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Thursday, June 18, 2015

Old Enough To Be Your Mother/Father

Idiom: Old enough to be your mother/father

Example 1:

Jane met a guy who seemed like a perfect match on her favorite internet dating site, so she decided to meet him in person. But when she saw him, he was much older than the picture he had posted! She said she couldn't date someone who was old enough to be her father.

Example 2

Tina: I heard you're dating someone new?

Jim: Yeah, she's awesome.

Tina: I also heard she's older than you are?

Jim: A bit - she's 36.

Tina: Whoa! She's old enough to be your mother!  

Jim: She's not THAT much older. I'm 25.

Tina: Still, 11 years is a big age difference!  

Jim: She makes me happy, so that's all that matters.

Meaning: The expression "old enough to be (someone's) mother/father" means that another person is substantially older than the person in question.  The expression is used to point out a considerable age difference in dating situations, even when the person is not actually technically old enough to be a person's parent.

Tuesday, June 16, 2015

The Apple Doesn't Fall Far From The Tree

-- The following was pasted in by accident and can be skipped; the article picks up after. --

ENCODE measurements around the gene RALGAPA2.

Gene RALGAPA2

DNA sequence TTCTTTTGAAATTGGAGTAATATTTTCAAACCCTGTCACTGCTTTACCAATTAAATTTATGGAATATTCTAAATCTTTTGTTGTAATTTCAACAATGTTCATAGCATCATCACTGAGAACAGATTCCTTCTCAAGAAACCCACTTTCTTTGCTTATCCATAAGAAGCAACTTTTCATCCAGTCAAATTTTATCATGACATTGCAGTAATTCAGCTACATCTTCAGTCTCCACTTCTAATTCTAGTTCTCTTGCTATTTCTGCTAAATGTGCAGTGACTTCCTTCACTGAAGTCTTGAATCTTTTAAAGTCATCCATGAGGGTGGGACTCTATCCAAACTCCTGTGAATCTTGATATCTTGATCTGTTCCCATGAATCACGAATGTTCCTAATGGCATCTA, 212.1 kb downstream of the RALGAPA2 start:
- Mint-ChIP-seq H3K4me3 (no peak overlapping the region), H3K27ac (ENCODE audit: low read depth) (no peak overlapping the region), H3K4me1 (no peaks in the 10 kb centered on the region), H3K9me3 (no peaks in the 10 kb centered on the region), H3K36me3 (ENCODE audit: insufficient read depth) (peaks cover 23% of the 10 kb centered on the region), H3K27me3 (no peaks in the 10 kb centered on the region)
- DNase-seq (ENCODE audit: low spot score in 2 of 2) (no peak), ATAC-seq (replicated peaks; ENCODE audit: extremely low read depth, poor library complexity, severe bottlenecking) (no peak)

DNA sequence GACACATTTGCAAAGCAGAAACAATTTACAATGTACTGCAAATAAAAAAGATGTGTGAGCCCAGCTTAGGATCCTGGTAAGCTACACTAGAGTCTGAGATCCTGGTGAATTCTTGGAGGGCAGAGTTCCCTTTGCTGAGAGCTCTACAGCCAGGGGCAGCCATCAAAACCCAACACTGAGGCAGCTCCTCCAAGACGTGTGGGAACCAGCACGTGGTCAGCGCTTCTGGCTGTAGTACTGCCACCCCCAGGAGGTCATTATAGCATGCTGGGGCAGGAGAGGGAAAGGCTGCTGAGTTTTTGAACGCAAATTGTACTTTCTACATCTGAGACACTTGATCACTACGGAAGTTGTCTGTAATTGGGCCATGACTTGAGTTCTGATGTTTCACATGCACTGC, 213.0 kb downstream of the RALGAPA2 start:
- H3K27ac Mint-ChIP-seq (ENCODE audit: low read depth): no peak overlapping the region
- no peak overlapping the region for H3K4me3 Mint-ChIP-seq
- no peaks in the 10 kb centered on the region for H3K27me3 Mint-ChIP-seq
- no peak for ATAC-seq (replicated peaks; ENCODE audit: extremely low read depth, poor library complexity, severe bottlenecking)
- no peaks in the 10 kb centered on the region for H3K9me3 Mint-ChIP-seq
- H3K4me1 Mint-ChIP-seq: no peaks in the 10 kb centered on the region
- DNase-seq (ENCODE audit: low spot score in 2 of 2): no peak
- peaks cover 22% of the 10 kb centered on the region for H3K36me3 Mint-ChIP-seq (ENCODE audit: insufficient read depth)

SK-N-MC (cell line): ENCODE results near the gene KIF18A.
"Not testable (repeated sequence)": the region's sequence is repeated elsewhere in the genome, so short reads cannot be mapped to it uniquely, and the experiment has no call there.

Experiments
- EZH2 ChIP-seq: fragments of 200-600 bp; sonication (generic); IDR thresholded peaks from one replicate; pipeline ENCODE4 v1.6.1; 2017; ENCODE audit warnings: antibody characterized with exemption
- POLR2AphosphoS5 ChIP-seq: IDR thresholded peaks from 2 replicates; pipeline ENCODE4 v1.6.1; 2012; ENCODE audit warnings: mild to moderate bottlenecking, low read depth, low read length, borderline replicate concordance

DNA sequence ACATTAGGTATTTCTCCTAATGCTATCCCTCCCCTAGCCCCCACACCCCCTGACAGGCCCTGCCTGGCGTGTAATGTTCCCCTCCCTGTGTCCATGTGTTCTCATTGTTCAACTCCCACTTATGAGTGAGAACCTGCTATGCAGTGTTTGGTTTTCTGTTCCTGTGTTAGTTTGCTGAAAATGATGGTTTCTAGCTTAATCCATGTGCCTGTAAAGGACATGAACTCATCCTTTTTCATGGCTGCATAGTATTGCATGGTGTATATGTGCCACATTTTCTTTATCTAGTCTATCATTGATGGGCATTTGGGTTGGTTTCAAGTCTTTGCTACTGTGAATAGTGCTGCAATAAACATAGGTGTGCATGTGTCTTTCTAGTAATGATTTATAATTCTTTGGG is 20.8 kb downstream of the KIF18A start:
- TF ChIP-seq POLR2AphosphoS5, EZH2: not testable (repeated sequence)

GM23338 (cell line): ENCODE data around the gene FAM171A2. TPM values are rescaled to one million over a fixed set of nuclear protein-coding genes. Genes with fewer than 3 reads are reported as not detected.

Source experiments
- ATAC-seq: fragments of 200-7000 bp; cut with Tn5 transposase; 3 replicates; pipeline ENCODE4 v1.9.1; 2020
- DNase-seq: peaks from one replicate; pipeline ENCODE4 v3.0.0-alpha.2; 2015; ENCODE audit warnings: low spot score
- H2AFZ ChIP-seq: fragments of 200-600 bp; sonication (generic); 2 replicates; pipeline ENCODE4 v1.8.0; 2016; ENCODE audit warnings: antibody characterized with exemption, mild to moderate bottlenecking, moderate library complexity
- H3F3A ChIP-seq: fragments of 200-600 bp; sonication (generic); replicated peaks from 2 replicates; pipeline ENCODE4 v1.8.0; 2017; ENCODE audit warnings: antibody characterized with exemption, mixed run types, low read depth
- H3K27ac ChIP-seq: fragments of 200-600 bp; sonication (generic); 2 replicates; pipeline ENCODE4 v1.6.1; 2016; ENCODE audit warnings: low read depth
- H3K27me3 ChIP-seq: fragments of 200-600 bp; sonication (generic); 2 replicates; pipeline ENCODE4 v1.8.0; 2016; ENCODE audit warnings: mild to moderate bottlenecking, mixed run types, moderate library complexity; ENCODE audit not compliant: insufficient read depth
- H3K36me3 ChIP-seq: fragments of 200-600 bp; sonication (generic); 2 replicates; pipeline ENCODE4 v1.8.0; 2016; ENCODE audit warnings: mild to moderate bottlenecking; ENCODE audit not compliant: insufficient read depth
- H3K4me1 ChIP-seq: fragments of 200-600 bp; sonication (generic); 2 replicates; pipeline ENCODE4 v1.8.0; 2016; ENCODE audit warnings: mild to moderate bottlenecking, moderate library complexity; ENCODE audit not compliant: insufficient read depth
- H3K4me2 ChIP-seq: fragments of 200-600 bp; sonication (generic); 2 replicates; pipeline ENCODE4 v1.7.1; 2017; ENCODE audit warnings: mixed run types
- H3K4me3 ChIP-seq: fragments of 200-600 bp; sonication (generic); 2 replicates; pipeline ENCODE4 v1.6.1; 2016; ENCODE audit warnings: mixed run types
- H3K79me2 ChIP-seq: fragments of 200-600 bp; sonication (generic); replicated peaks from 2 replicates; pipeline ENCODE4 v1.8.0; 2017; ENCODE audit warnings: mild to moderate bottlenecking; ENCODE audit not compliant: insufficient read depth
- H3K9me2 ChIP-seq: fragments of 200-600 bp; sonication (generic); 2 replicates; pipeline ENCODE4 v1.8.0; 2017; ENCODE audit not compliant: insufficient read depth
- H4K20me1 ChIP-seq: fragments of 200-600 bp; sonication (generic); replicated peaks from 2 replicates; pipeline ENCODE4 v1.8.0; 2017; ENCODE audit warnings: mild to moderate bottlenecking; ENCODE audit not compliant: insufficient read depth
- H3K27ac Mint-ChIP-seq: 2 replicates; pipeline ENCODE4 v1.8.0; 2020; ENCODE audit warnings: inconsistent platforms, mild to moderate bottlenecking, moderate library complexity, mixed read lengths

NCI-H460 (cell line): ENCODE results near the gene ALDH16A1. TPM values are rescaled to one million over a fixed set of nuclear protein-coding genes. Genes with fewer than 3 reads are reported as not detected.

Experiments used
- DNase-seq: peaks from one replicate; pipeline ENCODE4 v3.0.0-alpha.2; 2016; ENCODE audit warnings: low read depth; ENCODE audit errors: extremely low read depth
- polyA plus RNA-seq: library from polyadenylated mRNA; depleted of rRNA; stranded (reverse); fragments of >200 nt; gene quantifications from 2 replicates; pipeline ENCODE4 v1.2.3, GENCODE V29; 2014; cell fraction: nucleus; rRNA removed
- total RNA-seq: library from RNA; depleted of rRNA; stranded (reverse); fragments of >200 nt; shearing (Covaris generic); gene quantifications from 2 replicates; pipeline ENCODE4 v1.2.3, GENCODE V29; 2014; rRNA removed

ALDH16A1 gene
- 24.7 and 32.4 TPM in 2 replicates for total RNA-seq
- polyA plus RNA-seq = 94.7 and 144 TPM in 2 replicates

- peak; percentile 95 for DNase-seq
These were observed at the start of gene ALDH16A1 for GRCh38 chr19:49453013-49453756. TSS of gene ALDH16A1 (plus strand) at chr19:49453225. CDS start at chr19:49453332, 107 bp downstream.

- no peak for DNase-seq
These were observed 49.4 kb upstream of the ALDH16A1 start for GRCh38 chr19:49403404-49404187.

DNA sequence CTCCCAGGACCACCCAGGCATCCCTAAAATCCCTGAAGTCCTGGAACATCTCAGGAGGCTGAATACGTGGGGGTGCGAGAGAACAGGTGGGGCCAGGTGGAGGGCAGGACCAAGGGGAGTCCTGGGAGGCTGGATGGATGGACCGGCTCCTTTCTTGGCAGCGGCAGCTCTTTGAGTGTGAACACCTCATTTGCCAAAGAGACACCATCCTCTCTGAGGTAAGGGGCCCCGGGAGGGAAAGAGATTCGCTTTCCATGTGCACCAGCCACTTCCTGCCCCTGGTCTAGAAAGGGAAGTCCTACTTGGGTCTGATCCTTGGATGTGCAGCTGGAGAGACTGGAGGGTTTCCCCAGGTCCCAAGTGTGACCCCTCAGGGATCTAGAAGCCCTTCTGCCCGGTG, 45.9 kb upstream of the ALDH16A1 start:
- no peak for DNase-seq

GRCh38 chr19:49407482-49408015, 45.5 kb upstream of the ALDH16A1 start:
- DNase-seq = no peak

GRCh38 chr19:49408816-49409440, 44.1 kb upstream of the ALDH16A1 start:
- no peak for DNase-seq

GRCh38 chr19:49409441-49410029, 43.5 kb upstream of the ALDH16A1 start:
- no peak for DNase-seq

Idiom: The apple doesn't fall far from the tree.

Example 1:

The little boy saw his dad taking a nap, so he asked his mom if he could take one too. She said no and to wake his father, but when she got back, they were both asleep! "The apple doesn't fall far from the tree" she said as she sighed.

Example 2:

Mother: I just got a call from our daughter's school.  One of us needs to go pick her up.

Father: Why? Is everything OK?

Mother: Apparently, she called her teacher a bad word.

Father: The apple doesn't fall far from the tree, does it?

Mother: I know, I should watch my language around her. 

Father: Well, I'll go get her. Don't want you teaching her any new vocabulary.

Meaning: The expression "the apple doesn't fall far from the tree" means that a child is just like their mom or dad.